Background: Walking speed is assumed to be a key factor in regaining ambulation after spinal cord injury (SCI). However, from the literature it remains unclear which walking speed usually results in independent community ambulation.

Objective: The primary aim of this study was to determine at which walking speed SCI patients tend to walk in the community instead of using a wheelchair. The secondary aim was to investigate clinical conditions that favor independent ambulation in the community.

Methods: Data from SCI patients were collected retrospectively from the European Multicenter Study about Spinal Cord Injury database. We determined a cutoff walking speed at which the patients tend to walk in the community by plotting a receiver operating characteristics curve, using the Spinal Cord Independence Measure for outdoor mobility. Univariate analyses investigated which factors influence independent community ambulation.

Results: A walking speed of 0.59 m/s is the cutoff between patients who do and do not ambulate independently in the community, with a sensitivity of 91.6% and a specificity of 80.3%. Age, injury severity, and lower limb muscle strength have a significant influence on independent community ambulation.

Conclusions: Patients with an SCI who regain a walking speed of 0.59 m/s tend to achieve a level of walking effectiveness that allows for independent community walking. Although such patients tend to be younger and less severely injured, this walking speed can be a target for locomotor training in rehabilitation and clinical trials that lead to a meaningful outcome level of community walking.
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http://dx.doi.org/10.1177/1545968317723751DOI Listing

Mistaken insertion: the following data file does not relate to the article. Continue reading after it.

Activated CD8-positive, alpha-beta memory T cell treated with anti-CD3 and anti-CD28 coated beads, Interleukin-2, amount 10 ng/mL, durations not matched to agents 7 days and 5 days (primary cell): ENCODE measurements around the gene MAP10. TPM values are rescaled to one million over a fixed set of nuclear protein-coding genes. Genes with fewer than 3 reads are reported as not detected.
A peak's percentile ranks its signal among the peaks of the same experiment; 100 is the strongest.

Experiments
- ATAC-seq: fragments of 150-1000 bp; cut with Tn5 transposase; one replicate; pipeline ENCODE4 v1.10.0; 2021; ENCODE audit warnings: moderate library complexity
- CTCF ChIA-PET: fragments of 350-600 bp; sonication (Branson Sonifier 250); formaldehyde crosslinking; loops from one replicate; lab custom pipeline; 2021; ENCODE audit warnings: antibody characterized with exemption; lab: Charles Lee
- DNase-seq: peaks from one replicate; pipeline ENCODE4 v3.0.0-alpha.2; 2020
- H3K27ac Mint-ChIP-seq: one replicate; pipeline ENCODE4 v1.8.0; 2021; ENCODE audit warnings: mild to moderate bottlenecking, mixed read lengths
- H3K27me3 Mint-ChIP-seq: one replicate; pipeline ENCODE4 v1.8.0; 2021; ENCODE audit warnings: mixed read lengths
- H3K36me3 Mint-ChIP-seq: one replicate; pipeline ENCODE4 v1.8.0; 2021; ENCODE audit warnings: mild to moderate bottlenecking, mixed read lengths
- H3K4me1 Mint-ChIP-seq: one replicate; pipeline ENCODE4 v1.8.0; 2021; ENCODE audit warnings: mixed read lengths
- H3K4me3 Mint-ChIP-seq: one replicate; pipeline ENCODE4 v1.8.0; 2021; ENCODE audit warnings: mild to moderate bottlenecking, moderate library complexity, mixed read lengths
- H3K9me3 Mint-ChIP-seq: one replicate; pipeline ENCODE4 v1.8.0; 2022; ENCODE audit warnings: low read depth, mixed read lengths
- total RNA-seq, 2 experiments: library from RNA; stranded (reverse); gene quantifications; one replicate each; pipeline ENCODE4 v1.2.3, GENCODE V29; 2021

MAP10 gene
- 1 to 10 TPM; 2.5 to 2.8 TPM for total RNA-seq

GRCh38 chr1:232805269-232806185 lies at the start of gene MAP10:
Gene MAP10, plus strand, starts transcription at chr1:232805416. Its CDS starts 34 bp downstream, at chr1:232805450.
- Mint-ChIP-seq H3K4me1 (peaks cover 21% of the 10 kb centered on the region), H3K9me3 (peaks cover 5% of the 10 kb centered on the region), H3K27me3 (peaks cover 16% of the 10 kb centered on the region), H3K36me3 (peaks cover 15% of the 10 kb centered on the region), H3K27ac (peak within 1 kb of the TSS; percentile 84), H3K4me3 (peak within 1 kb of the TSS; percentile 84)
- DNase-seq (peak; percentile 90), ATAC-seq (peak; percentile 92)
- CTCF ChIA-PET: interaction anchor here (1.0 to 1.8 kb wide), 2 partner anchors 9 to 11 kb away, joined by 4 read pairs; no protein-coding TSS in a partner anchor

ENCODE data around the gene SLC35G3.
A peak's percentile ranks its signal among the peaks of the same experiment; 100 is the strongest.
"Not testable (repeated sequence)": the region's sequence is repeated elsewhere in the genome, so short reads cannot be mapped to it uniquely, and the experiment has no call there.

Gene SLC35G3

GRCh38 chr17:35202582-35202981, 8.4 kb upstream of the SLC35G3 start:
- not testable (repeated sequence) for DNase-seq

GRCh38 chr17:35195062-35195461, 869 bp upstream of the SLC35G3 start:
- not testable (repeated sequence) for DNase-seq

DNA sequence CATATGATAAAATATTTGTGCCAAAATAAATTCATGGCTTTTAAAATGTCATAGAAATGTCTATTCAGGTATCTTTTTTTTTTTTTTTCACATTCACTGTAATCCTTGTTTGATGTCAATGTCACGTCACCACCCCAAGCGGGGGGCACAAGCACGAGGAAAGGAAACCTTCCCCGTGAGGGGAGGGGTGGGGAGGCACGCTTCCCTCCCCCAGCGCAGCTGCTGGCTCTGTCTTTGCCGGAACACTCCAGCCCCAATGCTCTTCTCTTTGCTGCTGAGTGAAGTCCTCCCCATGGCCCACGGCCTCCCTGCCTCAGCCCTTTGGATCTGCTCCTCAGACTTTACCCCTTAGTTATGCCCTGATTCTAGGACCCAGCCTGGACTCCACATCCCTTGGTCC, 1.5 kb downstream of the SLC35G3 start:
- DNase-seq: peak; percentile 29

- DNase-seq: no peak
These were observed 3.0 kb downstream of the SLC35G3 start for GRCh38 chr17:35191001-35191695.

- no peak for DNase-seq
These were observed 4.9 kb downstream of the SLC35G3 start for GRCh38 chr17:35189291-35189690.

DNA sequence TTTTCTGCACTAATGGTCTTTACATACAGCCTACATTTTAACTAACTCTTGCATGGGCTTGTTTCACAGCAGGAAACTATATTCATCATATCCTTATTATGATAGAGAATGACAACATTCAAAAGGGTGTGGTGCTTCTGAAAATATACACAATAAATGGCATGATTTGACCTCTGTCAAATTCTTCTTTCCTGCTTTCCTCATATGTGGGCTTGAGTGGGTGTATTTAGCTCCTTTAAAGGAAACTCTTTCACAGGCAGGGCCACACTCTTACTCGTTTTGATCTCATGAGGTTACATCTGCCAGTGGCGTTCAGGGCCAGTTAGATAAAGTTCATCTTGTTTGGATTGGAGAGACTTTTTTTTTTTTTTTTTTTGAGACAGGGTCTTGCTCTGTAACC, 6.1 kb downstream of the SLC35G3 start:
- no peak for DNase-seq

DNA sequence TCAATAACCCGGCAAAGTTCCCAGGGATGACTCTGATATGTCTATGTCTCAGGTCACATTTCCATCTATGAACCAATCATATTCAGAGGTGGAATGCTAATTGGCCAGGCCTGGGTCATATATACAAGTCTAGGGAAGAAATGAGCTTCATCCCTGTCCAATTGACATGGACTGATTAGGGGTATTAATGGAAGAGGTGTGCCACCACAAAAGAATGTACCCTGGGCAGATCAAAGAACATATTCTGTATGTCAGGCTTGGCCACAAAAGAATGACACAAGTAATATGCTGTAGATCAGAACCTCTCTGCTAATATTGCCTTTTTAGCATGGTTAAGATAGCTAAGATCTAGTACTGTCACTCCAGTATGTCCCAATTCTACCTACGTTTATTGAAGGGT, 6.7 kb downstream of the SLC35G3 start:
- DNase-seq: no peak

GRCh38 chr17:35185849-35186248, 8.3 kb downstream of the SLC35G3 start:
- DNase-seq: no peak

September 2017

Immediate total-body CT scanning versus conventional imaging and selective CT scanning in patients with severe trauma (REACT-2): a randomised controlled trial.

Lancet 2016 Aug 28;388(10045):673-83. Epub 2016 Jun 28.

Trauma Unit, Department of Surgery, Academic Medical Center, Amsterdam, Netherlands. Electronic address:

Background: Published work suggests a survival benefit for patients with trauma who undergo total-body CT scanning during the initial trauma assessment; however, level 1 evidence is absent. We aimed to assess the effect of total-body CT scanning compared with the standard work-up on in-hospital mortality in patients with trauma.

Methods: We undertook an international, multicentre, randomised controlled trial at four hospitals in the Netherlands and one in Switzerland. Patients aged 18 years or older with trauma with compromised vital parameters, clinical suspicion of life-threatening injuries, or severe injury were randomly assigned (1:1) by ALEA randomisation to immediate total-body CT scanning or to a standard work-up with conventional imaging supplemented with selective CT scanning. Neither doctors nor patients were masked to treatment allocation. The primary endpoint was in-hospital mortality, analysed in the intention-to-treat population and in subgroups of patients with polytrauma and those with traumatic brain injury. The χ(2) test was used to assess differences in mortality. This trial is registered with ClinicalTrials.gov, number NCT01523626.

Findings: Between April 22, 2011, and Jan 1, 2014, 5475 patients were assessed for eligibility, 1403 of whom were randomly assigned: 702 to immediate total-body CT scanning and 701 to the standard work-up. 541 patients in the immediate total-body CT scanning group and 542 in the standard work-up group were included in the primary analysis. In-hospital mortality did not differ between groups (total-body CT 86 [16%] of 541 vs standard work-up 85 [16%] of 542; p=0.92). In-hospital mortality also did not differ between groups in subgroup analyses in patients with polytrauma (total-body CT 81 [22%] of 362 vs standard work-up 82 [25%] of 331; p=0.46) and traumatic brain injury (68 [38%] of 178 vs 66 [44%] of 151; p=0.31). Three serious adverse events were reported in patients in the total-body CT group (1%), one in the standard work-up group (<1%), and one in a patient who was excluded after random allocation. All five patients died.

Interpretation: Diagnosing patients with an immediate total-body CT scan does not reduce in-hospital mortality compared with the standard radiological work-up. Because of the increased radiation dose, future research should focus on the selection of patients who will benefit from immediate total-body CT.